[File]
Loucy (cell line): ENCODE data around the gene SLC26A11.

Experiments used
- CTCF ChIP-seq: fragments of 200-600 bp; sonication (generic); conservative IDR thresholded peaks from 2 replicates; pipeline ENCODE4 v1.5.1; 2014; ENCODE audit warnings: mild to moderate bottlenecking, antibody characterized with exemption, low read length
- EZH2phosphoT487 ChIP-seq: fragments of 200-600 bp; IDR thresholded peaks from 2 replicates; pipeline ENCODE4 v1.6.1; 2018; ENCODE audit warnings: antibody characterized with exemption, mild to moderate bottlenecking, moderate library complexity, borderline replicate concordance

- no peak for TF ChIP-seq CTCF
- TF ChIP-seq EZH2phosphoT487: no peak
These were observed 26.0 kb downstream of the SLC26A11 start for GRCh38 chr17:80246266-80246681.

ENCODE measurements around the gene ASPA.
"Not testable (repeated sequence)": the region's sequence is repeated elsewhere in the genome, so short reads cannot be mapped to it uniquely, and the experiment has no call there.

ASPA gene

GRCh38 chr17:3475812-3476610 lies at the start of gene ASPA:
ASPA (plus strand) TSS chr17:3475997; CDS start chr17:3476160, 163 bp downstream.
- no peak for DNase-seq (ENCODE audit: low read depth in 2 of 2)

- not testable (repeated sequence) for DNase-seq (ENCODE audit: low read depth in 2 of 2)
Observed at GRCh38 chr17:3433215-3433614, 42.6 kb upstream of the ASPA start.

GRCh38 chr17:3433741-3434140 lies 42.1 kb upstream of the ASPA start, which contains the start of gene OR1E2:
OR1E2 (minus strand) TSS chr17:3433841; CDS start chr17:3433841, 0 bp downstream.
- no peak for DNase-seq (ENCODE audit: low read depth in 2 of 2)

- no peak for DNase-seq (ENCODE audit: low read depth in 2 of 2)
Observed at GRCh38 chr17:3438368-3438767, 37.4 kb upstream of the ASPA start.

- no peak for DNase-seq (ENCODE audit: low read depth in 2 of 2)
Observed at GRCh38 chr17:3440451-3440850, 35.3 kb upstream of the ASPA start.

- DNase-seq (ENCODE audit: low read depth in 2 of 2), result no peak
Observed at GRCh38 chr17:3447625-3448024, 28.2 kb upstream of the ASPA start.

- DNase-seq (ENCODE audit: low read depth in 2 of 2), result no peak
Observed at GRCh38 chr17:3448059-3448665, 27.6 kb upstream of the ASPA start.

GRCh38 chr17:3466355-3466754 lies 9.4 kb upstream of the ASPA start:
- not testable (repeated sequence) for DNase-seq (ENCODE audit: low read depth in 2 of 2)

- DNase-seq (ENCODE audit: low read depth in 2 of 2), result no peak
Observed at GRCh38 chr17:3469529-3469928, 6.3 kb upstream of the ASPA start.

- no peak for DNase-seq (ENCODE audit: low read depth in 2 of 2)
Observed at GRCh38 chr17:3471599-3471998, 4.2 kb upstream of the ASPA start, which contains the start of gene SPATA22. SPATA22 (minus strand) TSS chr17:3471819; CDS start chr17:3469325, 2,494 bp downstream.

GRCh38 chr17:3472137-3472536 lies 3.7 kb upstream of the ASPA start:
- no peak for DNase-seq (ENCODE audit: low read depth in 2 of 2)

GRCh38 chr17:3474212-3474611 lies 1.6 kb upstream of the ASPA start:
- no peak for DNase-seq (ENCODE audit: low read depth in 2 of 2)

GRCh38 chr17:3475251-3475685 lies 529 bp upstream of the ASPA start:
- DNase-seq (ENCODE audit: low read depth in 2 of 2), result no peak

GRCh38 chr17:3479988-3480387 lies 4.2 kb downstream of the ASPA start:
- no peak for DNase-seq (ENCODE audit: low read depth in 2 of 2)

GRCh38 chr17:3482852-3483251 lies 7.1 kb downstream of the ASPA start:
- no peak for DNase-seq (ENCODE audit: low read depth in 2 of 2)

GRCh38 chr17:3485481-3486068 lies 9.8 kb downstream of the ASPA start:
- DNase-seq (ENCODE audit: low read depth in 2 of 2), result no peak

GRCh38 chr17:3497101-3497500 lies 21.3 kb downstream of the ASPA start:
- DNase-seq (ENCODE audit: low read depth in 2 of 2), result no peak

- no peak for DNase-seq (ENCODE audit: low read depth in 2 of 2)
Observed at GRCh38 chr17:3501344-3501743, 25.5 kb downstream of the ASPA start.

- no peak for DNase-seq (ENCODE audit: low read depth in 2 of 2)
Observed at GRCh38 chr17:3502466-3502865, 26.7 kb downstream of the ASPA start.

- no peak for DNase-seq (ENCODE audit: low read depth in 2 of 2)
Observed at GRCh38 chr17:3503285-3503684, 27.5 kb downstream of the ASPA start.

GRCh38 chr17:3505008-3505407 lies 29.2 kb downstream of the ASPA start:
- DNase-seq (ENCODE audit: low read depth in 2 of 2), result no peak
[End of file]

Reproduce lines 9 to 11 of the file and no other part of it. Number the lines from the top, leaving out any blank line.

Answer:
"Not testable (repeated sequence)": the region's sequence is repeated elsewhere in the genome, so short reads cannot be mapped to it uniquely, and the experiment has no call there.

ASPA gene

GRCh38 chr17:3475812-3476610 lies at the start of gene ASPA: